Species: P. vivax
The parasite Plasmodium vivax is the most frequent and widely distributed cause of benign, but recurring (tertian), malaria. It is one of four species of parasite that commonly cause malaria infection in humans. It is less virulent than Plasmodium falciparum, the deadliest of the four, and seldom fatal. P. vivax is passed on by the female Anopheles mosquito, since it is the only gender that bites.
Immature trophozoites (Ring or signet-ring shaped), about 1/3 of the diameter of a RBC.
Mature trophozoites: Very irregular and delicate (described as amoeboid); many pseudopodial processes seen. Presence of fine grains of brown pigment (malarial pigment) or hematin probably derived from the haemoglobin of the infected red blood cell.
Schizonts (also called meronts): As large as a normal red cell; thus the parasitized corpuslce becomes distended and larger than normal. there are about sixteen merozoites.
Sexual forms: Gametocytes: Round. The gametocytes of P. vivax are commonly found in the peripheral blood at about the end of the first week of parasitemia.
Microscopically, the parasitised red blood cell is up to twice as large as a normal cell and fine pink Schüffner's stippling are seen on the cell's surface. The parasite within it is often wildly irregular in shape (described as "amoeboid"). Schizonts of P. vivax have up to twenty merozoites within them. It is rare to see cells with more than one parasite within them. Merozoites will only attach to immature blood cell (reticulocytes) and therefore it is unusual to see more than 3% of all circulating erythrocytes parasitised.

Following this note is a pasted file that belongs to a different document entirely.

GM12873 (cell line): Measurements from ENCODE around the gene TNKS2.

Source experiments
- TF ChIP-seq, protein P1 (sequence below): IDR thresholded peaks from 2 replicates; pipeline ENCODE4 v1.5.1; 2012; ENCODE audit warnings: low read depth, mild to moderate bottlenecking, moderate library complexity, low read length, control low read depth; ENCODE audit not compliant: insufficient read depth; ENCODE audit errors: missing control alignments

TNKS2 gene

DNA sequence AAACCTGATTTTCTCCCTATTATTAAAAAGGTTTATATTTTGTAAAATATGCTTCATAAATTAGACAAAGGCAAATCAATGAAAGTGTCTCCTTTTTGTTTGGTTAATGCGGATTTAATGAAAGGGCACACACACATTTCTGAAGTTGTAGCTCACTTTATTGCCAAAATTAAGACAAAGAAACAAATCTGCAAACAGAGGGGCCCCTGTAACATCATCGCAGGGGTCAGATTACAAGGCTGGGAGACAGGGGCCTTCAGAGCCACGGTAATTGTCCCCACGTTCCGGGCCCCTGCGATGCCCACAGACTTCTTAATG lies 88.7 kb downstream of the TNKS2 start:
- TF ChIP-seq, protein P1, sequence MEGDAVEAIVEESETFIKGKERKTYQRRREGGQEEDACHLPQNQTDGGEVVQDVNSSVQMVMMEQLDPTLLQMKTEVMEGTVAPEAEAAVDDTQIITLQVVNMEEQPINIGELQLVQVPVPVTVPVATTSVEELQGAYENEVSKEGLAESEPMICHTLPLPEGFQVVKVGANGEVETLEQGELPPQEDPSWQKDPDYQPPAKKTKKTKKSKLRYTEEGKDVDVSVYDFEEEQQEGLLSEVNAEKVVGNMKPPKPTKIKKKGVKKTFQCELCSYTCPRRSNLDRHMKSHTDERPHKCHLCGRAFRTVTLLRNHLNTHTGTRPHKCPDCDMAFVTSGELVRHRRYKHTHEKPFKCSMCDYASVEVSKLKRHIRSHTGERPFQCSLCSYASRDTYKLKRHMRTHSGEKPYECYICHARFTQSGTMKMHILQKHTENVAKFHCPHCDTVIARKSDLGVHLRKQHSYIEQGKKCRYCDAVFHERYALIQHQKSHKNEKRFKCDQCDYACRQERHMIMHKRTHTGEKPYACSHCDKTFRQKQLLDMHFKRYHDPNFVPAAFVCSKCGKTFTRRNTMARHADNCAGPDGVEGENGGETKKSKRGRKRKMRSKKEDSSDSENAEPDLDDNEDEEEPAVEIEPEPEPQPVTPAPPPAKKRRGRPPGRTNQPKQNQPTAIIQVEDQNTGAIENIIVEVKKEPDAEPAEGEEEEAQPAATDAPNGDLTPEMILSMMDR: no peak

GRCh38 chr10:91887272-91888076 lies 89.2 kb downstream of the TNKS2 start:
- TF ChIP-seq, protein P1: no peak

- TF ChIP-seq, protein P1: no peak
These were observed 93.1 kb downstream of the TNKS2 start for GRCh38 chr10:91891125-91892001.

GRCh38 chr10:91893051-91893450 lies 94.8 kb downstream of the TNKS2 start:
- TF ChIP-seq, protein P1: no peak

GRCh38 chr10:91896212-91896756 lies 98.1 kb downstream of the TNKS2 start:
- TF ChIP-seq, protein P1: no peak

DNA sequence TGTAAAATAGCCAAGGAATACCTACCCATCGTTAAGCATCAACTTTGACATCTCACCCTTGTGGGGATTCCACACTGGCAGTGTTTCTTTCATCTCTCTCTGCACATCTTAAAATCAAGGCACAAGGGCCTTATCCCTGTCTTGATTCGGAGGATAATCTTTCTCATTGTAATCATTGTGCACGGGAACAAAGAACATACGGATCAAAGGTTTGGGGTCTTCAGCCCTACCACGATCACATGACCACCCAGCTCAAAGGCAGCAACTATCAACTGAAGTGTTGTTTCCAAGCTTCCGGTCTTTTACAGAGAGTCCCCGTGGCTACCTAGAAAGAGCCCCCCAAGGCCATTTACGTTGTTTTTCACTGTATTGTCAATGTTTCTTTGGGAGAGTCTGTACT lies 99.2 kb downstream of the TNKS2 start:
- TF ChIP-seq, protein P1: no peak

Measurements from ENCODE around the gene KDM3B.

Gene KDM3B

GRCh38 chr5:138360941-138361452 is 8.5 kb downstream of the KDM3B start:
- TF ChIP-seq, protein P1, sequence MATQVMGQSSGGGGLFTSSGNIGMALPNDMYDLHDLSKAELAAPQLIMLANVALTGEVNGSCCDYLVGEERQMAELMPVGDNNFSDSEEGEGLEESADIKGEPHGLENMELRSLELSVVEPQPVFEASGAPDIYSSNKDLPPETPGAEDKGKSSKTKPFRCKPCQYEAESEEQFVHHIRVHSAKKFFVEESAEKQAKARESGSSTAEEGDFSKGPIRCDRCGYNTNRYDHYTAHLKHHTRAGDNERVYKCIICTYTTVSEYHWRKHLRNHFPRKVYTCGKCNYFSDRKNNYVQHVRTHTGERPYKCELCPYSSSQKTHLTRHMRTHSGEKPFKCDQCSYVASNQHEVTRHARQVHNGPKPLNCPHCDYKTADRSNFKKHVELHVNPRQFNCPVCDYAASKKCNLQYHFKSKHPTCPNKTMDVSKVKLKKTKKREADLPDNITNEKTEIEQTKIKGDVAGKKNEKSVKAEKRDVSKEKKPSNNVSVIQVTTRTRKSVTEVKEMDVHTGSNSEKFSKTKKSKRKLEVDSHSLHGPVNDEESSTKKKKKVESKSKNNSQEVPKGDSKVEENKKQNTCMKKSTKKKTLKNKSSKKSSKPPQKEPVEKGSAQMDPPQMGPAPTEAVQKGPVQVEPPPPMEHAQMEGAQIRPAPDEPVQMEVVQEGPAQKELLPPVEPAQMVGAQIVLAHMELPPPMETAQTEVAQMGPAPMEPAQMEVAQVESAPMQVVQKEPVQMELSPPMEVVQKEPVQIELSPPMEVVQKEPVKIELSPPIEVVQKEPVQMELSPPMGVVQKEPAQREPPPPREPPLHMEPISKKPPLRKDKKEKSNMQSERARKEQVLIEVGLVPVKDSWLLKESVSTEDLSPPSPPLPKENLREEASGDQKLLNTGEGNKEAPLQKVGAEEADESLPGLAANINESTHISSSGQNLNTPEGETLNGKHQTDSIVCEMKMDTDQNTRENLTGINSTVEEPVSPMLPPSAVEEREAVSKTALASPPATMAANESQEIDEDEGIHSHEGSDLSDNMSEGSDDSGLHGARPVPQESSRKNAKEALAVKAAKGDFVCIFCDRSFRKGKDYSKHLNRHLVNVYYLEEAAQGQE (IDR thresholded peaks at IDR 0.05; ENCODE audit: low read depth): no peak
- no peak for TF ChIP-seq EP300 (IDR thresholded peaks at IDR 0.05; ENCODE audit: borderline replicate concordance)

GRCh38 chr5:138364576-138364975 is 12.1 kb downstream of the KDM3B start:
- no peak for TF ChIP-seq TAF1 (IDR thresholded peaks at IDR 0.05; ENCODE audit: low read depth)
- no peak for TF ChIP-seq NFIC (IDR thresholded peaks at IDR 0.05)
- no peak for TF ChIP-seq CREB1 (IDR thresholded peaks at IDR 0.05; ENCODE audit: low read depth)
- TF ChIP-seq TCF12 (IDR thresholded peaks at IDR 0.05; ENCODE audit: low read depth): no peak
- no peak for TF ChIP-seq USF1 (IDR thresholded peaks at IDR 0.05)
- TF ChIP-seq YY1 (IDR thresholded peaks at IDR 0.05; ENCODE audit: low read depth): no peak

P. vivax and P. ovale that has been sitting in EDTA for more than half-an-hour before the blood film is made will look very similar in appearance to P. malariae, which is an important reason to warn the laboratory immediately when the blood sample is drawn so they can process the sample as soon as it arrives. Blood films are preferably must be made within half-an-hour of the blood being drawn and must certainly be made within an hour of the blood being drawn.
The incubation period for the infection usually ranges from ten to seventeen days and sometimes up to a year. Persistent liver stages allow relapse up to five years after elimination of red blood cell stages and clinical cure.
Kumkum / safron - Crocus sativus
Crocuses belong to the family Iridaceae. The saffron crocus is classified as Crocus sativus, It is a shrub. Leaves are seen towards the base of the stem and are compactly arranged.Read More about safron.....